Humor from both sides of the desk

by Lynn Moncus

Although I have been away from the classroom for many years, I still tend to become a little excited when school begins because some of the best years of my life were spent on one side of the desk or the other.

During the years I taught on campus, I dreaded the coming of fall because that meant I would have to head south, but the minute I would leave town, I would begin to anticipate the coming year and the opportunity to meet new students and to greet many former ones.

During that six-hour drive, I would plan opening remarks for various classes and would hope I would be able to reach some of the students one more time.

Because I never felt that I had enough knowledge, I would spend much of that time wondering how I could face those first classes without breaking and running. By the time I would turn into my driveway, I would have gained some self-control and had found the courage to enter the classrooms.

Seeing rooms filled with students was always a shock as I entered each one for the first time in the semester. We would all stare at each other and wonder just what the next few months would hold.

Freshman classes were the easiest to meet because many of those students were even more nervous than I as they were just embarking on their college careers.

They would be trying to hide their feelings by pretending they were very grown up and were not suffering from homesickness. We would chat for a while until we would begin to relax, and then I would explain a little about the syllabus before making the first assignment. We’d leave on our way to the next classes wondering what had happened and what might happen next.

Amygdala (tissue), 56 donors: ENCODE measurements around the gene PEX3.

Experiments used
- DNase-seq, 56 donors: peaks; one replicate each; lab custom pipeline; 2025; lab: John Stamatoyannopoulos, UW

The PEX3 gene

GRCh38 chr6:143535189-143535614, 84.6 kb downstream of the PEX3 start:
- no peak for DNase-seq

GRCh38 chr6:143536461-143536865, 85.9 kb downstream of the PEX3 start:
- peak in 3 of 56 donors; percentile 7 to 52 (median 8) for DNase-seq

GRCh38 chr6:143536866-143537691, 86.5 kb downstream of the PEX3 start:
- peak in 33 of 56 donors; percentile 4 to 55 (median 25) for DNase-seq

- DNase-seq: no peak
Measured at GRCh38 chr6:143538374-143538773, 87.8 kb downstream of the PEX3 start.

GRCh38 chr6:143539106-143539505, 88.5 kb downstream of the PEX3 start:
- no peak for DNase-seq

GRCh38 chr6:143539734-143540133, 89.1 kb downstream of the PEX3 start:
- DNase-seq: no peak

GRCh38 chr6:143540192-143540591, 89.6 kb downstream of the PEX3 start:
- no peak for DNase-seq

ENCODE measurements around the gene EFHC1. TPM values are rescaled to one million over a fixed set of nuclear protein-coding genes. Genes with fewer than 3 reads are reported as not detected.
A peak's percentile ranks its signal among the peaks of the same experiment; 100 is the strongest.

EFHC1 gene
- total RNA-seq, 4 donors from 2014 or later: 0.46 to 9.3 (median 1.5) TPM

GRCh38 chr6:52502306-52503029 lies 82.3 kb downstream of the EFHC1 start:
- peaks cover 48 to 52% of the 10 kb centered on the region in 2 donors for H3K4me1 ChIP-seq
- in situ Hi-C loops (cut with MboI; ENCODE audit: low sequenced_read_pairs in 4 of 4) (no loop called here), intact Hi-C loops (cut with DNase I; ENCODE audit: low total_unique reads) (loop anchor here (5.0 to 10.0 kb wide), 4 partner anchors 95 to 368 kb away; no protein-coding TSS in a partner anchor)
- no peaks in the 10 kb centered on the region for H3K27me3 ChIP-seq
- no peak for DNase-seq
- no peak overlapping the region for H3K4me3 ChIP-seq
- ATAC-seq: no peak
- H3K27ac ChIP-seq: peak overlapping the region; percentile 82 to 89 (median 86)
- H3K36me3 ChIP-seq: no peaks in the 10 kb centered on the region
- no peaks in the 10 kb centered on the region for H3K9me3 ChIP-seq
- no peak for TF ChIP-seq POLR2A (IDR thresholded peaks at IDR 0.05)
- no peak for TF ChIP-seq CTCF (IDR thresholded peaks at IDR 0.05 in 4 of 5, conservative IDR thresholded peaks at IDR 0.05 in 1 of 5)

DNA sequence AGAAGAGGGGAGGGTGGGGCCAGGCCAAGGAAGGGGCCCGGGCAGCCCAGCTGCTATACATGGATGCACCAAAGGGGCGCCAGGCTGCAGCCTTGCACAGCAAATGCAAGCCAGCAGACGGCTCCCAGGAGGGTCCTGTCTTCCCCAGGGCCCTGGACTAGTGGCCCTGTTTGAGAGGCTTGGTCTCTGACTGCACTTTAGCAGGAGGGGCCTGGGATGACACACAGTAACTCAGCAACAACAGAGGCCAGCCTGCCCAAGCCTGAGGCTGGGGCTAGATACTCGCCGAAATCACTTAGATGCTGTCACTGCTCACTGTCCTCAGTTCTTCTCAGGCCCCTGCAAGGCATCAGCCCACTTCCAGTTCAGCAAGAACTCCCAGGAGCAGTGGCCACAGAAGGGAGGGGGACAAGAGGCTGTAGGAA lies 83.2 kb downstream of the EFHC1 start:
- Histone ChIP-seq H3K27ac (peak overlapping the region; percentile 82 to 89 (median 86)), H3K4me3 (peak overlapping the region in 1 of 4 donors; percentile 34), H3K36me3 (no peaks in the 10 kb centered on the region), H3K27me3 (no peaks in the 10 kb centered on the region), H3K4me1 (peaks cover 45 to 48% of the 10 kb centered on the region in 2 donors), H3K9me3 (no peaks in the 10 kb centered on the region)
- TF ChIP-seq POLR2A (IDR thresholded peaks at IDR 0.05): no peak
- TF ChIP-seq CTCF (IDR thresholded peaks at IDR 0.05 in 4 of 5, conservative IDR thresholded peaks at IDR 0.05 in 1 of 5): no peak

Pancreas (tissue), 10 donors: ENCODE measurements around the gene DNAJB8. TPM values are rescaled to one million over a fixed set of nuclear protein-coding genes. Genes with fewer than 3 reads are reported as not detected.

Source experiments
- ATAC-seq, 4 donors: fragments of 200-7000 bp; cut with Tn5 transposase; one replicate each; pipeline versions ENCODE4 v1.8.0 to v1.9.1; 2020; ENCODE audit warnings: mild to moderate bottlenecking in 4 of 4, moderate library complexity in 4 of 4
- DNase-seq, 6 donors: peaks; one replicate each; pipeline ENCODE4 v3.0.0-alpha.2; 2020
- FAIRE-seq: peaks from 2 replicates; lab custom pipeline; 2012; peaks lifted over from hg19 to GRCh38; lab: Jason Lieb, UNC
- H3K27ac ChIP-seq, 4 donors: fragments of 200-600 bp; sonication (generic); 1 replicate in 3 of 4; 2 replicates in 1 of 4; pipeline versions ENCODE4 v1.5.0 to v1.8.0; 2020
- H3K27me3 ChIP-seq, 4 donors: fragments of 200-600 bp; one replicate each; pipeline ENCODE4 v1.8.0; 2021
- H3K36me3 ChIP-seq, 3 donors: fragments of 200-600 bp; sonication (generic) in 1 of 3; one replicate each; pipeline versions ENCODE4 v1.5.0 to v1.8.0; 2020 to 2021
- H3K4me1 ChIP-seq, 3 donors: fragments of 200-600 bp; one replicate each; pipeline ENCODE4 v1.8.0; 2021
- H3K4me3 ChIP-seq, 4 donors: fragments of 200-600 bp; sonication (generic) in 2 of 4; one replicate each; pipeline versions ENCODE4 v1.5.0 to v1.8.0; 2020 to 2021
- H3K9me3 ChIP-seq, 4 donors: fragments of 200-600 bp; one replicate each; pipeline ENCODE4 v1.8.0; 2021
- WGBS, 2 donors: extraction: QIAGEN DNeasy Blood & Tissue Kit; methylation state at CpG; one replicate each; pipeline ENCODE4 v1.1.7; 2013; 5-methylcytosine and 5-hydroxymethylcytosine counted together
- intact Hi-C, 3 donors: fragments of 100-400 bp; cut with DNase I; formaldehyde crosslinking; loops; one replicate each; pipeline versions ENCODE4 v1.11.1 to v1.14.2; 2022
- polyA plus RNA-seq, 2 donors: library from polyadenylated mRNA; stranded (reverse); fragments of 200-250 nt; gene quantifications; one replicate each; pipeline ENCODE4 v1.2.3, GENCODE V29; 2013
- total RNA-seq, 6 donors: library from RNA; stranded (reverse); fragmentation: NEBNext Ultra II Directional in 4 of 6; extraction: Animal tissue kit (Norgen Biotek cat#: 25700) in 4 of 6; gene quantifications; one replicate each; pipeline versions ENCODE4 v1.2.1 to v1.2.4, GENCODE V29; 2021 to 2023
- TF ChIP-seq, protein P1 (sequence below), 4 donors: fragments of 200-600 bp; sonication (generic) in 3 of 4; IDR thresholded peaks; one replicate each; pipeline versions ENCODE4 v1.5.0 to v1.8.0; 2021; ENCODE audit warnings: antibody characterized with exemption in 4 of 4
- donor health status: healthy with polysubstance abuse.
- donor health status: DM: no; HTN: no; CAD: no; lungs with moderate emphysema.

Facing the upper-classmen was more of a strain because I knew how hard I’d have to work to keep up with them, much less ahead of them. Fortunately, I would usually know several of those students from other years and would focus on them until all of us would begin to relax.

We’d also chat for a few minutes before getting down to serious business and the demands to be met for those classes.

Although each syllabus was fairly simple to read, theirs would have much longer assignments than did the one for the freshmen. Moans and groans would be heard as they counted the number of books they would have to read and the number of examinations they would be taking.

Sometimes, the less brave would drop classes at once and make it easier for all of us, but most of the time even the loudest groaners would remain to suffer through the semester.

Once we all settled into our routines, the real fun of teaching and learning would begin, and even the groaners would find that they could have a good time while learning something they never wanted to learn in the first place. They found that laughter from both sides of the desk would make the hours pass rapidly and were often surprised that they had learned something important from the humor.

They also learned early on that they were welcome in my office and should show up there if they needed help. Their first visits usually began with tension on their part, but when they were handed cookies and something to drink, they would relax and begin to talk.

Yes, I will always miss those wonderful students and the thrill of teaching and learning, but I surely don’t miss the politics. I still read with the idea of wishing I could share some of those words with young people, but I am well aware that my time in the classroom is over and that I was most fortunate to have taught when I did. What fun I had.